Experiential Learning


As I’ve mentioned before my superpower is smashing things together and finding the awesome new things amongst the wreckage. I call it x-roads (crossroads). I don’t need to dig that deep for this post because the items are very closely related.

Experiential Learning has been a concept for a while, and it’s a big theme for those following the Path of the Postmodern Cleric. Let’s define and expand the concept here.


For decades some employers and teachers have believed in the informal concept of “hands-on” learning. Aristotle introduced the idea that somethings must be learned that way. Kolb now has a formal theory of experiential learning.

As opposed to rote or didactic, the process of discovery makes learning more fun and more likely to stick.

Another advantage is that you might learn something unintended, but more valuable, and it might be something nearly impossible to describe to someone.

Another advantage is that most of us need to learn concepts that we may be resistant to. A teacher can’t force you to grasp a concept if its opposite to your beliefs, but when you go through a process that brings you to that conclusion you don’t need to be convinced.

For more details I recommend two resources, both sadly written by men who’ve past away. One is “The Last Lecture” by Randy Pausch and the other is a weekend course by Brian Klemmer and Associates.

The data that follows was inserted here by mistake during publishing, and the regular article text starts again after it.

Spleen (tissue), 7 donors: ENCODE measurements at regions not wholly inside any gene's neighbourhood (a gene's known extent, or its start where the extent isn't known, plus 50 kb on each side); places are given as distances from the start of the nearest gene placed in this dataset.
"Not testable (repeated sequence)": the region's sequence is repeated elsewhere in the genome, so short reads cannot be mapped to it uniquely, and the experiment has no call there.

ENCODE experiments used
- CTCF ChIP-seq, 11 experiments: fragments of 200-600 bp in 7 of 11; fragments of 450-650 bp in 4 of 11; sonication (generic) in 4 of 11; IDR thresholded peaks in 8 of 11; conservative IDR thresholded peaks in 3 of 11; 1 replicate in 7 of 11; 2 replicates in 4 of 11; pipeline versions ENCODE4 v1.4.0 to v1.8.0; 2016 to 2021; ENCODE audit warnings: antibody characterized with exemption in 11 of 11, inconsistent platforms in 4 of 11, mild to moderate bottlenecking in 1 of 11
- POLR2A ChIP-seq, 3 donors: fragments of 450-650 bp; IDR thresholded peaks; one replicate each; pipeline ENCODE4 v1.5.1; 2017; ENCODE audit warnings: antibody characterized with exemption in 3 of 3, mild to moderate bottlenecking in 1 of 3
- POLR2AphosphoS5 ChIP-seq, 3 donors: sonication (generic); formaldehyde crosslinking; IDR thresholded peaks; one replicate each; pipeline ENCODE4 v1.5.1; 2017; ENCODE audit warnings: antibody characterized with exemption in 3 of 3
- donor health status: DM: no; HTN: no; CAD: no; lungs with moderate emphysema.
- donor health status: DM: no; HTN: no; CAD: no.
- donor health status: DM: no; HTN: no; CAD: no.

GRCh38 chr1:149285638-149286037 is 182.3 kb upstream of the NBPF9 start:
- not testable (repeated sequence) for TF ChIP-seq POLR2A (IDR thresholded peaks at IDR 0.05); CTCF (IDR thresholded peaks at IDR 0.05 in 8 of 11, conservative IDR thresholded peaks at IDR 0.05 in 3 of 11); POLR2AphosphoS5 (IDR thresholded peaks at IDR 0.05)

Step 2 of the process is unpacking the lesson in the experience.

We need to set in a quiet place with God and look for his purpose in it. It helps to think in the context of a relationship. Often the lesson is about who God is or how he sees you. Exploring that relationship will open doors to feel more peace, and unlock greater learning as you move forward.

Bonus Material:

The sooner you can teach what you’ve learned to someone else the more likely you are to retain it.

Time invested in learning how you learn, aside from experiences, will also pay dividends. Which of your senses best imparts knowledge to you? Eyes? Ears? Are you better with facts and figures or do you need to know why you should learn it before your brain will attempt to grasp it?

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